Public Scare Tactics: Jackson Doubles Down on Terrorism, "Irreparable Harm" Looms


The embarrassing powder-keg spectacle of the Public Square controversy continues its sold-out run: Last week, while Scene's eyes were turned briefly elsewhere, letters changed hands, legislation was promised, and official voices were raised, all in connection to the looming $12 million debt that the Federal Transit Administration (FTA) has demanded be repaid by the Greater Cleveland Regional Transit Authority (RTA) before Jan. 19.

You're invited to check your calendar and verify that Jan. 19 is indeed 10 days away.

[We wrote about the current "nightmare scenario" after the FTA letter was made public two weeks back.]

Instead of the obvious solution — opening Superior Avenue to buses — Mayor Frank Jackson has doubled down on his preferred rhetoric (the threat of terrorism), accused both RTA's Joe Calabrese and the FTA of failing to negotiate in good faith and of failing, in FTA's case, to abide by its own safety mandates. He also accused the media, in a testy press conference held on the Friday before New Year's Eve, of misinterpreting his stance, which he said has been consistent.

Since its first discussions with RTA after the Republican National Convention, the city has always wanted two things, Jackson said: (1) a demonstration by RTA of the operational and financial burden caused by Superior Avenue's closure through Public Square, and (2) a safety plan which addresses terrorism.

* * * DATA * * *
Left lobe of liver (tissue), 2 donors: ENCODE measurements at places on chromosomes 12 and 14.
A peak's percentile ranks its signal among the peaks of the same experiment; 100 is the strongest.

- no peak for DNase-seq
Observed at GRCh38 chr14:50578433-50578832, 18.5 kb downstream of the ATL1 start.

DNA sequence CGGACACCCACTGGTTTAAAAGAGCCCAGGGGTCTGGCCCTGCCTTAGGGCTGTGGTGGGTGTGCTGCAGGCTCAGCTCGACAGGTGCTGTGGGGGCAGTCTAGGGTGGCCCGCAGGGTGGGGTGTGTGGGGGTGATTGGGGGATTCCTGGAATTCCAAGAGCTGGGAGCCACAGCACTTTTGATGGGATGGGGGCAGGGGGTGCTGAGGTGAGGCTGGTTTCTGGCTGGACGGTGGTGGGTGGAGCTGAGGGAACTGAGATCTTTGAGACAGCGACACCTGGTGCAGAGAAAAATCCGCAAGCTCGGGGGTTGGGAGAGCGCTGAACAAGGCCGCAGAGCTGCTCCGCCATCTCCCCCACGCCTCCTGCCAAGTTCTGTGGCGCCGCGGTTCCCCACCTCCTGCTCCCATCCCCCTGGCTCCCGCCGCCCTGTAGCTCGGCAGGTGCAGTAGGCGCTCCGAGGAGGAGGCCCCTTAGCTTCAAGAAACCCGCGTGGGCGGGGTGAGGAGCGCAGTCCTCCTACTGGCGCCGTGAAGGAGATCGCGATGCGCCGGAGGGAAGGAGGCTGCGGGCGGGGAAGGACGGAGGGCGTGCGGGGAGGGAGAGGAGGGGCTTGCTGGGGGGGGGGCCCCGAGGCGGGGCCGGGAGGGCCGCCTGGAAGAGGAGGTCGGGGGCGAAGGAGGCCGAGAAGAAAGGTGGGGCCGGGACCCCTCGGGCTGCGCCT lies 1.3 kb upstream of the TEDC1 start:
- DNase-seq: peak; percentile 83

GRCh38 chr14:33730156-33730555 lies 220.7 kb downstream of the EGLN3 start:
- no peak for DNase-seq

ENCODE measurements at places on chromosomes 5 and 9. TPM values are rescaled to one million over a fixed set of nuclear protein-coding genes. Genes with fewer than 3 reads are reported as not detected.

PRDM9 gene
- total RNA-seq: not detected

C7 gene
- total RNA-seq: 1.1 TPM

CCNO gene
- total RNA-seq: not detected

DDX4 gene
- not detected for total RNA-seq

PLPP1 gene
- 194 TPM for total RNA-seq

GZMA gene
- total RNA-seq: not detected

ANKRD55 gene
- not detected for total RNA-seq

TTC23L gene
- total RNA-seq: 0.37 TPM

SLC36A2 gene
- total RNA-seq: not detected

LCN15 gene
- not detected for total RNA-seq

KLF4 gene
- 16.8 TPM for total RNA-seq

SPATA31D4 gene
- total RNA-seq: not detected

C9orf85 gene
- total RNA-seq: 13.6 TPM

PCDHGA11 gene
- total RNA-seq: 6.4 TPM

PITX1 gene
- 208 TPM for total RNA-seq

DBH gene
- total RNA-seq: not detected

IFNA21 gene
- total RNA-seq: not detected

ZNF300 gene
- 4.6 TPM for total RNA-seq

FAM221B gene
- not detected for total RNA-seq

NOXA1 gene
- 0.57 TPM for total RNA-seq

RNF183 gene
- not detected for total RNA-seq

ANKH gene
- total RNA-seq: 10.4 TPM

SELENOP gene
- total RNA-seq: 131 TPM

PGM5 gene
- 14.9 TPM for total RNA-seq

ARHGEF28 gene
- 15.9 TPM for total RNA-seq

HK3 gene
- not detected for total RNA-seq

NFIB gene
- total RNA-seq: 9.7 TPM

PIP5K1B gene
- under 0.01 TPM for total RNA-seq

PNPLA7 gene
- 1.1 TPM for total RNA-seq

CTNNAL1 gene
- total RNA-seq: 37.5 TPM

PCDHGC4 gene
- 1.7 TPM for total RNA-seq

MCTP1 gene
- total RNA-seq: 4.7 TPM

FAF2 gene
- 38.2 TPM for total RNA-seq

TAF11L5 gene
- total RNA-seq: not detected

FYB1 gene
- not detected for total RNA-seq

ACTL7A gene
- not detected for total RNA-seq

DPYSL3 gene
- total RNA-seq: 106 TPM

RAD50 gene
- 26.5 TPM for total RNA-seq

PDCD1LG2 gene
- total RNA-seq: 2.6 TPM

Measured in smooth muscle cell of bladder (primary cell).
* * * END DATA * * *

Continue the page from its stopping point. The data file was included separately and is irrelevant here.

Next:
"We don't want RTA to be fined $12 million," Jackson said, "but I don't want 20, 30, 40, 50 people to be run over by a vehicle in Public Square."

RTA doesn't want to be fined $12 million either, and though Jackson said that it was Calabrese who called him, "out of the blue" the day before the Nov. 15 press conference announcing the closure to align himself with the Mayor, RTA has now quietly abandoned Jackson's vision and talking points in light of the FTA debt.

RTA general counsel Sheryl King Benford sent a letter to the city on Dec. 27 advising that the city, not RTA, would be required to pay back the FTA money, or else reimburse RTA for the cost.

"The breach was triggered by the City of Cleveland's continued decision that the exclusive bus lanes on Superior Avenue through Public Square remain closed to GCRTA bus traffic," Benford wrote.

Furthermore, wrote Benford, the payment of $12 million would be much more than a "burden"; indeed, she said paying the debt would lead to "irreparable harm" for the cash-strapped RTA.

But Jackson continues to cling to the belief that a traffic study will persuade FTA that the $12 million debt need not be collected. As before, Jackson said that the intention is to show how traffic might be mitigated using things like dedicated lanes and traffic signal prioritization elsewhere in the downtown transit zone.